If the plan is approved by voters this year, the first election for county officials under the new form of government will be held in 2020.
CELL TOWER AT SPANISH VALLEY ARENA
Steve Swift, director of the Old Spanish Trail Arena, also attended the County Council session to present a plan to build a cell tower located at the arena. Under the agreement, InSite Towers LLC would pay between $1450 and $2650 in rent a month for the tower.
Swift cited the increased revenue and cell phone coverage to the Spanish Valley area as benefits to the community, but some council members were not convinced.
“I think that the financial aspects of this are out of kilter,” said council member Terry Morse.
Not only that, Morse reported that residents had spoken out against building the tower.
“I have had a lot of pushback, personally, from folks in the county that do not want a tower of 130 feet,” said Morse, “nor do they want the lighting that is a subsequent part of it.”
“I think that the whole Dark Skies push that both the council and the community has signed off on also makes this a little bit problematic for me,” Morse said.
Despite Swift’s assertions that the lighting would be “no worse than a ballpark” and would conform to the recently passed Dark Skies ordinance, the plan failed to pass.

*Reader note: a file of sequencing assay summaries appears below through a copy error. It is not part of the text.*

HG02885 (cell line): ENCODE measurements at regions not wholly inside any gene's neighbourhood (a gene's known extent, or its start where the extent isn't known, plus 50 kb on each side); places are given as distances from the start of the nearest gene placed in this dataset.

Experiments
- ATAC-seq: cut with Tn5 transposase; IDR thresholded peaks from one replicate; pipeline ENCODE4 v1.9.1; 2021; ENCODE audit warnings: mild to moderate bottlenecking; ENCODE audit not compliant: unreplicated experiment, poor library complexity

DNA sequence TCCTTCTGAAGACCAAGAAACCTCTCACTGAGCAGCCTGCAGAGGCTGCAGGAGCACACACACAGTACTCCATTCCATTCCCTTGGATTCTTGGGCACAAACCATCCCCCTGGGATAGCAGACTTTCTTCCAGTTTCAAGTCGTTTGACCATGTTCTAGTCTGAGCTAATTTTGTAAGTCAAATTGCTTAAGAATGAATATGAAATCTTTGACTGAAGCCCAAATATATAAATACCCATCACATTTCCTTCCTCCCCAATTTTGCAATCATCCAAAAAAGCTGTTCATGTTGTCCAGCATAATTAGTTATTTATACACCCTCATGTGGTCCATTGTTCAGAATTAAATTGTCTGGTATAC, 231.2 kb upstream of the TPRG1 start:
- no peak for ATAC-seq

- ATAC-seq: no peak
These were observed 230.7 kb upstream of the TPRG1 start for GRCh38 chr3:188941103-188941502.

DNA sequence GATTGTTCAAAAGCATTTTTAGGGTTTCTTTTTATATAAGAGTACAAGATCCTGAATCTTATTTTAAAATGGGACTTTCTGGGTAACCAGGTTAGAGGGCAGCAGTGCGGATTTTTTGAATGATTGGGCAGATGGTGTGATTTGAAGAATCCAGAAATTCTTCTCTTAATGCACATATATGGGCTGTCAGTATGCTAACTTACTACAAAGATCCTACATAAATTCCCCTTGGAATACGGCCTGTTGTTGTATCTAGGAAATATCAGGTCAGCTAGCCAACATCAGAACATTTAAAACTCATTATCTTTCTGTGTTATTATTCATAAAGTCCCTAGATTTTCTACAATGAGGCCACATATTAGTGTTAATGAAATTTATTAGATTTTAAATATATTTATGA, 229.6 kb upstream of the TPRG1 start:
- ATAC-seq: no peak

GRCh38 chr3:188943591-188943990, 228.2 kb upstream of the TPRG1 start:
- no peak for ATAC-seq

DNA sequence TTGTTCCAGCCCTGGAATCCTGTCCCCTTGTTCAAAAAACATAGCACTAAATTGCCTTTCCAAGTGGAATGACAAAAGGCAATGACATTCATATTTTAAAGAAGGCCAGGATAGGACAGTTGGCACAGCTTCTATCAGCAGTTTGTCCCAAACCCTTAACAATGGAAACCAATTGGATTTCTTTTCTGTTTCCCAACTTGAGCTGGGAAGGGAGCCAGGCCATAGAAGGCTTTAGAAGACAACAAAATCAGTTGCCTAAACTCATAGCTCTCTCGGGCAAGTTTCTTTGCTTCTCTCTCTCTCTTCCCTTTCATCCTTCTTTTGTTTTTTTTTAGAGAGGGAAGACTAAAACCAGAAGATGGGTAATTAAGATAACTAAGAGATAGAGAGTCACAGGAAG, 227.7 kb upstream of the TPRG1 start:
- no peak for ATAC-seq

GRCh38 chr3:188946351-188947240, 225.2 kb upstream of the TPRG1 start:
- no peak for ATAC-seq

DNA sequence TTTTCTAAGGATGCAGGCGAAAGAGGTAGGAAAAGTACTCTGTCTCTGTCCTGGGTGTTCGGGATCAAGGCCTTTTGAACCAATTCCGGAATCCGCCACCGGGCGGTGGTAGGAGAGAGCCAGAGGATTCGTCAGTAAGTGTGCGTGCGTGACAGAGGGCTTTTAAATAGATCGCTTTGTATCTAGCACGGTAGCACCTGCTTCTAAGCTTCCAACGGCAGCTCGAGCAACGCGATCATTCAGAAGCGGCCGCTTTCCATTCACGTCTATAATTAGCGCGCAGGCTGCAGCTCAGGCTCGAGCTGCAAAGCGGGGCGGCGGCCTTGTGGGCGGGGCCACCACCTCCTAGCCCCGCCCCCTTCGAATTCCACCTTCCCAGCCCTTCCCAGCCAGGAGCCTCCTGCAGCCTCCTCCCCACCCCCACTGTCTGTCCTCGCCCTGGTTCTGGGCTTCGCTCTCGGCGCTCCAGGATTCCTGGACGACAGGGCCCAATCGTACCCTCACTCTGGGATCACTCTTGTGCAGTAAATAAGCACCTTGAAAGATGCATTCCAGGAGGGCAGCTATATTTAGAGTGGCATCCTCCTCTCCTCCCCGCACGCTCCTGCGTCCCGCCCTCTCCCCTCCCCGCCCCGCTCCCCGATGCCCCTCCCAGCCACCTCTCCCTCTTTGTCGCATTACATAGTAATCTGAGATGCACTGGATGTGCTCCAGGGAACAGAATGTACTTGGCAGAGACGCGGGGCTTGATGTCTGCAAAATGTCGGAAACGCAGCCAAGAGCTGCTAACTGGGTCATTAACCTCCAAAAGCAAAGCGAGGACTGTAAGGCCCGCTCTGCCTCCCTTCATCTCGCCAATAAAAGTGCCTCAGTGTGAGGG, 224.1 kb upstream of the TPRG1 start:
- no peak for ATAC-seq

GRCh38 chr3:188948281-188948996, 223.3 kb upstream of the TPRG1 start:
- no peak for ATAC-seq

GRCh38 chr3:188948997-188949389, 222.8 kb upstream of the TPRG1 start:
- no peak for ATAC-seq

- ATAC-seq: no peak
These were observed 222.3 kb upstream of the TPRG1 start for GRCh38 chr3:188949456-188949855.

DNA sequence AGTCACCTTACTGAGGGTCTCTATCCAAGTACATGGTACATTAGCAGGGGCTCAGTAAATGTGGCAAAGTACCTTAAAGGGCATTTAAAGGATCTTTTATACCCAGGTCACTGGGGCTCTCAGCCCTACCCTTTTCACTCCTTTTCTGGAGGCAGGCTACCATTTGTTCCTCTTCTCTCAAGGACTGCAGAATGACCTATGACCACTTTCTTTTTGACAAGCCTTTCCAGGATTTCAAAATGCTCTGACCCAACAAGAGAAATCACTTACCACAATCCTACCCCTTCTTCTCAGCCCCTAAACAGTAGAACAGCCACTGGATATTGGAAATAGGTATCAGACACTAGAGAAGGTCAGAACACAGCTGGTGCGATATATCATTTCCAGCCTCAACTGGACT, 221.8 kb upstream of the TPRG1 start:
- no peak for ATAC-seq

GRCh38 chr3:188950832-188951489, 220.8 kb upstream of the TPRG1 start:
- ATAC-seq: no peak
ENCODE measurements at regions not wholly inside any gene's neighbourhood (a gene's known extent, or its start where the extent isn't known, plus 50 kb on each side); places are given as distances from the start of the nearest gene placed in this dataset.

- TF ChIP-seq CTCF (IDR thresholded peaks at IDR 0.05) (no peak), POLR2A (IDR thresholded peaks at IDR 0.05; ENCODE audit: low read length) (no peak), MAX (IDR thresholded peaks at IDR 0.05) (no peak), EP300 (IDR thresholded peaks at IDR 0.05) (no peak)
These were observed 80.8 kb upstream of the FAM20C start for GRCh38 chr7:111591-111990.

The vote was split 3-3, with council members Mary McGann, Terry Morse, and Evan Clapper in opposition.
RALLY ON THE ROCKS GETS A PROBATIONARY YEAR
The council approved the event permit for the yearly Rally on the Rocks event, which attracts hundreds of off-road enthusiasts to the area, with some serious caveats.
Council members took into account residents’ concerns about noise and “extreme” disruptions during the event, as riders of all-terrain vehicles known as UTVs travel through the city between the trailheads on surrounding public lands.
Neal Clark, a Moab resident, addressed the council to express his opposition to the event.
“In many ways, it’s not about how this event is managed,” he said, “it’s about the fact that UTVs en masse are just incompatible with quiet, peaceful way of life in the community. That is at the core is the problem here.”
Council member Mary McGann expressed the dilemma before the council.
“I think it’s important to have this conversation,” she said, “because this is the only event where we have this type of public outcry. And I sympathize very much with the outcry, but I also understand from talking to people who give UTV tours or rent them, [ending the event] will be such a financial hit on our community. So it’s this really awkward balancing act.”
Council members debated and accepted a variety of conditions that the event organizers must meet to keep their permit. Conditions include requiring that all participants be licensed, refrain from riding UTVs in residential areas before 7 a.m. or after 9 p.m., and that all drivers keep within the posted speed limits.
Council approved the proposed recommendation for a probationary permit. The vote was 5-1, with Evan Clapper in opposition.
- The Change of Government Study Committee urged Grand County Council to move swiftly to approve the proposed plan.
- A plan to build a cell tower at Old Spanish Trail Arena was rejected by a 3-3 vote.
- The Rally on the Rocks event was approved for a probationary event permit by a 5-1 vote.